All Academic, Inc. Research Logo

Info/CitationFAQResearchAll Academic Inc.
Document

Attributions and Outcomes: Hurtful Communication in Families
Unformatted Document Text:  Attributions and Outcomes 13 (1) Does not describe the reaction at all to (7) Describes the reaction completely. This measure has been found to be strong in terms of its convergent and discriminant validity when correlated with other similar measures (Guerrero et al., 1995). The final measure used in the current study was a modified version of Huston, McHale, and Crouter’s (1986) Marital Opinion Questionnaire (MOQ). The instructions for this measure were altered for the current investigation so that participants reported the way they felt about their relationship with the family member who had hurt their feelings (or whose feelings they had hurt). The MOQ consists of two parts: (a) Ten 7-point semantic differential scales that require respondents to rate their relationship on bipolar adjectives (e.g., miserable-enjoyable, hopeful-discouraging [reverse coded], rewarding-disappointing [reverse coded]), and (b) a single-item global assessment of participants’ relational satisfaction. Two of the items on this measure were fillers: (1) Free to (7) Tied down and (1) Hard to (7) Easy. This measure has been employed in previous studies on hurtful messages (e.g., Vangelisti & Young, 2000). The alpha reliability for the first part of the instrument was .94 (p < .001), and the Pearson Correlation Coefficient (r) between part one and the final item (completely satisfied - completely dissatisfied [reverse coded]) was .51. Scores on this measure ranged from 1 to 7, with a mean of 4.53 (SD = 1.43). Results Hypothesis one suggested that individuals who sent hurtful messages to family members would perceive their messages to be less intentional than would those who received hurtful messages from family members. An independent samples t-test showed no significant difference (t (356) = -1.25, ns) between senders (M = 4.24, SD = 1.57) and receivers (M = 4.02, SD = 1.66) for the perceived intentionality of hurtful messages. The data failed to confirm this hypothesis.

Authors: Young, Stacy., Kubicka, Tara., Tucker, Caralyn., McCoy, Jamie., Kanaan, Kanaan., Johnson, Jarvis., Chavez-Appel, Desi. and Dinger, Michelle.
first   previous   Page 13 of 23   next   last



background image
Attributions and Outcomes
13
(1) Does not describe the reaction at all to (7) Describes the reaction completely. This measure
has been found to be strong in terms of its convergent and discriminant validity when correlated
with other similar measures (Guerrero et al., 1995).
The final measure used in the current study was a modified version of Huston, McHale,
and Crouter’s (1986) Marital Opinion Questionnaire (MOQ). The instructions for this measure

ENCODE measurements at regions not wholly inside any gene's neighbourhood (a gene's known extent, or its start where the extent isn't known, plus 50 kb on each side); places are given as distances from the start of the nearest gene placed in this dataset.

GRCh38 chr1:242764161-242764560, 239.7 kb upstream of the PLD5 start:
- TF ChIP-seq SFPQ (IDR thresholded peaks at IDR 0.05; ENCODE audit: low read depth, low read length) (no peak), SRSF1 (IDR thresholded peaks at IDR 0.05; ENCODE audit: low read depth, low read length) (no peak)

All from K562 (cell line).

were altered for the current investigation so that participants reported the way they felt about
their relationship with the family member who had hurt their feelings (or whose feelings they
had hurt). The MOQ consists of two parts: (a) Ten 7-point semantic differential scales that
require respondents to rate their relationship on bipolar adjectives (e.g., miserable-enjoyable,
hopeful-discouraging [reverse coded], rewarding-disappointing [reverse coded]), and (b) a
single-item global assessment of participants’ relational satisfaction. Two of the items on this
measure were fillers: (1) Free to (7) Tied down and (1) Hard to (7) Easy. This measure has been
employed in previous studies on hurtful messages (e.g., Vangelisti & Young, 2000). The alpha
reliability for the first part of the instrument was .94 (p < .001), and the Pearson Correlation
Coefficient (r) between part one and the final item (completely satisfied - completely dissatisfied
[reverse coded]) was .51. Scores on this measure ranged from 1 to 7, with a mean of 4.53 (SD =
1.43).
Results
Hypothesis one suggested that individuals who sent hurtful messages to family members
would perceive their messages to be less intentional than would those who received hurtful
messages from family members. An independent samples t-test showed no significant difference
(t (356) = -1.25, ns) between senders (M = 4.24, SD = 1.57) and receivers (M = 4.02, SD = 1.66)
for the perceived intentionality of hurtful messages. The data failed to confirm this hypothesis.


Convention
Need a solution for abstract management? All Academic can help! Contact us today to find out how our system can help your annual meeting.
Submission - Custom fields, multiple submission types, tracks, audio visual, multiple upload formats, automatic conversion to pdf.
Review - Peer Review, Bulk reviewer assignment, bulk emails, ranking, z-score statistics, and multiple worksheets!
Reports - Many standard and custom reports generated while you wait. Print programs with participant indexes, event grids, and more!
Scheduling - Flexible and convenient grid scheduling within rooms and buildings. Conflict checking and advanced filtering.
Communication - Bulk email tools to help your administrators send reminders and responses. Use form letters, a message center, and much more!
Management - Search tools, duplicate people management, editing tools, submission transfers, many tools to manage a variety of conference management headaches!
Click here for more information.

first   previous   Page 13 of 23   next   last

©2012 All Academic, Inc.